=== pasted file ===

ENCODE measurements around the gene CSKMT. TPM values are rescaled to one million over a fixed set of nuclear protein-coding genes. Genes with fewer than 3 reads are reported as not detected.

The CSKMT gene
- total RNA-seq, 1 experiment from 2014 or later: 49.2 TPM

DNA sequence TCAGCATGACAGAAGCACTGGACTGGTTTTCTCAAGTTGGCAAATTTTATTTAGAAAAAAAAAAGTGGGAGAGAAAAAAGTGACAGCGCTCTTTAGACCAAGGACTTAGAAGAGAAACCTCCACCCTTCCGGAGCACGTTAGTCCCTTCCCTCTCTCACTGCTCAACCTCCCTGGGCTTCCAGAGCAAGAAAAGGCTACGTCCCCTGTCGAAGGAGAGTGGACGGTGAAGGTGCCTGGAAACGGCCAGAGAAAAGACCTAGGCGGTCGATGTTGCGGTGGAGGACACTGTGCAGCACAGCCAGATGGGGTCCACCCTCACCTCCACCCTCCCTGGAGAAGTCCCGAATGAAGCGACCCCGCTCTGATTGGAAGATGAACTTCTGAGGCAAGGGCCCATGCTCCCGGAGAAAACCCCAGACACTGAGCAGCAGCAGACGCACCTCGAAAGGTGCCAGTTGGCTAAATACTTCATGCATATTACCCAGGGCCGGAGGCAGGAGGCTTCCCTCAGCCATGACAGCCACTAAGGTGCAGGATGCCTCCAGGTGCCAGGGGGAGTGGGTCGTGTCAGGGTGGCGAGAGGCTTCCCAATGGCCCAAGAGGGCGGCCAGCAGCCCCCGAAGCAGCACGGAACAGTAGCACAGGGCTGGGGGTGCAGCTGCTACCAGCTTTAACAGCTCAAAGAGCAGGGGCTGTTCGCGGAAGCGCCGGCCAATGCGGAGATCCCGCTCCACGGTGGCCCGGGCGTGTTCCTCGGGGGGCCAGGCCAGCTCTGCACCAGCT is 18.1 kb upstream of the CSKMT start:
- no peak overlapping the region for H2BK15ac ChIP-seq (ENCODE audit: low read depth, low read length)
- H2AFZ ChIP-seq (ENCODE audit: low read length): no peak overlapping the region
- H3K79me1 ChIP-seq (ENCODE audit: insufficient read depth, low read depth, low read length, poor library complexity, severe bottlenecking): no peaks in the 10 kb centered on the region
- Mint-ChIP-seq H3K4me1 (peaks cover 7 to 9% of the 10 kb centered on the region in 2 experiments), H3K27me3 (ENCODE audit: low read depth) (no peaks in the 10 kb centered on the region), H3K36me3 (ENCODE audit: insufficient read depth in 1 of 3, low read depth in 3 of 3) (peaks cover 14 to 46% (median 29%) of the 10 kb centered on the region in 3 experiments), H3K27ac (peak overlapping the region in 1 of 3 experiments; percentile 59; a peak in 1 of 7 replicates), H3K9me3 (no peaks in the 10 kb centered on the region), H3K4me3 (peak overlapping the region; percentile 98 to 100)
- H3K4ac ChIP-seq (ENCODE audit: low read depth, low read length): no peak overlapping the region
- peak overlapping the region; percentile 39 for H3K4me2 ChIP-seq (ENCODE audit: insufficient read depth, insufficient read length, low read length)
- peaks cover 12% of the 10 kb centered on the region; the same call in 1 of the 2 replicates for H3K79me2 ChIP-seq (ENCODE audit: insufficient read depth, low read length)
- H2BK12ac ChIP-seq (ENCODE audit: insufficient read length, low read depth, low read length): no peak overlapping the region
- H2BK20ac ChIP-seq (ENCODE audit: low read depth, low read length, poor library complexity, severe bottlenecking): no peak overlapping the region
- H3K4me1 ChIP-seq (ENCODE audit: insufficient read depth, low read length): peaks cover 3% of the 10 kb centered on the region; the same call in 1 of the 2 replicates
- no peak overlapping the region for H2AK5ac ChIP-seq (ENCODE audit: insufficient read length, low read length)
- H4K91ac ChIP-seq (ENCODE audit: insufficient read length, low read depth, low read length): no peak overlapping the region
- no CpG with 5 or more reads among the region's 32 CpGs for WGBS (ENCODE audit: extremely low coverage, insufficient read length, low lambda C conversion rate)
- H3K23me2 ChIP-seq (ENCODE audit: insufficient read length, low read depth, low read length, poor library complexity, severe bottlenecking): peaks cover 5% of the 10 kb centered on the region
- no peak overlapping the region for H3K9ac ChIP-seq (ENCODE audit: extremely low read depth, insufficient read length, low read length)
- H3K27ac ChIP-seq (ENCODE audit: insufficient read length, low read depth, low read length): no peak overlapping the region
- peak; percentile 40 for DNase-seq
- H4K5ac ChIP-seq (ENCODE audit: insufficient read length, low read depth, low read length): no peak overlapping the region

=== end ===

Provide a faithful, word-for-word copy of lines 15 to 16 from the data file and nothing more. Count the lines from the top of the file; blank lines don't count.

- no peak overlapping the region for H2AK5ac ChIP-seq (ENCODE audit: insufficient read length, low read length)
- H4K91ac ChIP-seq (ENCODE audit: insufficient read length, low read depth, low read length): no peak overlapping the region